The duo behind I’m Too Sexy are back – but they never really went away, they tell Ed Power.
In the summer of 1991, Richard Fairbrass received a phone call at the London gym where he worked.
“It was a reporter from a newspaper wanting to know if I had any opinion on the imprisonment of [Middle East hostage] Terry Waite,” he says.
“I was flabbergasted. My opinion on Terry Waite had no value yesterday. But because I’m Too Sexy is going up the charts suddenly I’m supposed to be an expert.”
Fairbrass and his brother Fred were at that moment slaying the top ten with their unlikely anthem I’m Too Sexy. The song was inescapable, rocketing to number one across Europe and North America and turning the shaven-headed duo into unlikely stars.
So sudden was the ascent the siblings had yet to quit their day jobs.
Overnight fame was something with which they were still coming to terms.
“Success is weird,” says Richard, aged 63, who brings Right Said Fred to a new audience with new album, Exactly!
(They were due to perform in Ireland, for a headline performance at the Bare in the Woods festival in June, until the event was cancelled this week.)
“It’s not what you expect. It isn’t as glamorous as you think it’s going to be. It’s a lot more stressful than you expect. Things happen that you don’t anticipate. Such as receiving a phone call at work about Terry Waite.”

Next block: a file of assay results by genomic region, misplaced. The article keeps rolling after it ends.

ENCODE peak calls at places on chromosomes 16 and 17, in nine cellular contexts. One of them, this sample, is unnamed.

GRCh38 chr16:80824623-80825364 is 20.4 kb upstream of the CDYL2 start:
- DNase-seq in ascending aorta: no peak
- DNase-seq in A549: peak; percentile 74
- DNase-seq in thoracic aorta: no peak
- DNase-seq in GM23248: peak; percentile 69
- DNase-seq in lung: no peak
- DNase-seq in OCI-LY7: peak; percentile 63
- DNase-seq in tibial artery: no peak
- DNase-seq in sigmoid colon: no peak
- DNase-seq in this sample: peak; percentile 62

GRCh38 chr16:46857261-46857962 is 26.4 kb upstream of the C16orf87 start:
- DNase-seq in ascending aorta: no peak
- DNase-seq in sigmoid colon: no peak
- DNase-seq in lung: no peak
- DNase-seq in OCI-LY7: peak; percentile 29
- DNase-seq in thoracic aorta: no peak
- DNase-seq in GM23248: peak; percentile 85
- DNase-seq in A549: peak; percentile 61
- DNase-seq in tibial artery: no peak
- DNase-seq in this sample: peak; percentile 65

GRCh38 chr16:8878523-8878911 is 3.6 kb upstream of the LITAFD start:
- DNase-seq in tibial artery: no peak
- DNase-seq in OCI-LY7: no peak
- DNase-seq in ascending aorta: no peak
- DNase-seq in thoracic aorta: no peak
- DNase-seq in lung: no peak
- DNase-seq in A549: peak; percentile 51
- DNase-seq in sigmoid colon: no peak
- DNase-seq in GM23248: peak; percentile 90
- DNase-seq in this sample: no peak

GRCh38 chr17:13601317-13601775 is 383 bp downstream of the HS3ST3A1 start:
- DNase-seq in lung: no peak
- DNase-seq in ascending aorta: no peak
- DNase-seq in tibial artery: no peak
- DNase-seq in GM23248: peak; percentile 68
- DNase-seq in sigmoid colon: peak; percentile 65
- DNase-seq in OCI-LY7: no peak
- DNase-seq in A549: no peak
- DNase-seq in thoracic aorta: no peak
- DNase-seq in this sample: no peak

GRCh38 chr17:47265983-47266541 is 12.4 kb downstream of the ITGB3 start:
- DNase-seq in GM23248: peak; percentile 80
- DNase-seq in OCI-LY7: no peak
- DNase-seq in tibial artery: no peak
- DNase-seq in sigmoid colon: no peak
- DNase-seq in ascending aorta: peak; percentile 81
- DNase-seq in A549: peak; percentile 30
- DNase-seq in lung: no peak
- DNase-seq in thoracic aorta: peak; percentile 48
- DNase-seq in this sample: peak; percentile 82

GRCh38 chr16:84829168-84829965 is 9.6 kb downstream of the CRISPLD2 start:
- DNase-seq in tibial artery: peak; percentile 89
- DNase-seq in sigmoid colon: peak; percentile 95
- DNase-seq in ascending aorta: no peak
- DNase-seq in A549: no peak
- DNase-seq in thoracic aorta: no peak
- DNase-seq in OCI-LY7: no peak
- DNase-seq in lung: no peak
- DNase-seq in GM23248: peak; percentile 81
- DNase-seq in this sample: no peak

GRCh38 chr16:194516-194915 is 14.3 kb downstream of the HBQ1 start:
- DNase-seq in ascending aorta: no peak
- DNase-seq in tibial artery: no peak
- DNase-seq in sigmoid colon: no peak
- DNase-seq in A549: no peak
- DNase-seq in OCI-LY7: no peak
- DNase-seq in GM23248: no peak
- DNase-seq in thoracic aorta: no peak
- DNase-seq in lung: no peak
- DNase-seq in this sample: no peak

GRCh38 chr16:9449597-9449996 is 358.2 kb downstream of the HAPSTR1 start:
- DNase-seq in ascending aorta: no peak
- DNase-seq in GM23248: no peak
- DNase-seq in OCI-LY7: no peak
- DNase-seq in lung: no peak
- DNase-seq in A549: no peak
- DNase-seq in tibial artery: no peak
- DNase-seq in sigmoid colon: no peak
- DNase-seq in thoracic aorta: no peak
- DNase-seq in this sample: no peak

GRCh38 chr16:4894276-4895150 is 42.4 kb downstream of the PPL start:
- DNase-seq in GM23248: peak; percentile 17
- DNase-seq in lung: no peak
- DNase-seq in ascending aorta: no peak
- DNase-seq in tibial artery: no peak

I’m Too Sexy was a glorious fluke. Jobbing musicians since the late Seventies, by 1991 the Fairbrass brothers had long since put their dreams of pop glory on hold.
Sexy was written as a lark – it began with Richard gazing into a gym mirror singing “I’m too sexy” – and nobody in the London music industry wanted to touch it.
In the age of grunge, it was just too wacky.
“We couldn’t get it placed anywhere,” says Fairbrass.
“The feedback from America is that it could never be a hit because it starts with a vocal. DJs couldn’t talk over it. At that point we had no money so we couldn’t change it – it was a case of, ‘like it or lump it’.
Yet the public embraced I’m Too Sexy and the brothers’ playful personas. The difficulty was that, without a record label or any of the usual infrastructure, Right Said Fred were completely unprepared for what happened next.
“It was chaos,” says Fairbrass.
“Our record label wasn’t actually a record label – they were radio pluggers. Our manager was our guitarist’s girlfriend. We had no stylist, no budget. We were making it all up as we went.”
At the same time, Right Said Fred’s overnight success was decades in the making.
In the post punk era, the Fairbrass brothers had played in numerous underground rock bands and toured with acts such as Joy Division and Suicide.
Later, Fairbrass knocked around with David Bowie, appearing as a bassist in the video for Blue Jean. Years afterwards, when Bowie bumped into him at a London television studio, he assumed Fairbrass was working as a cabbie and had come to collect a fare.
“We’d never seriously considered ourselves pop stars, “ he says.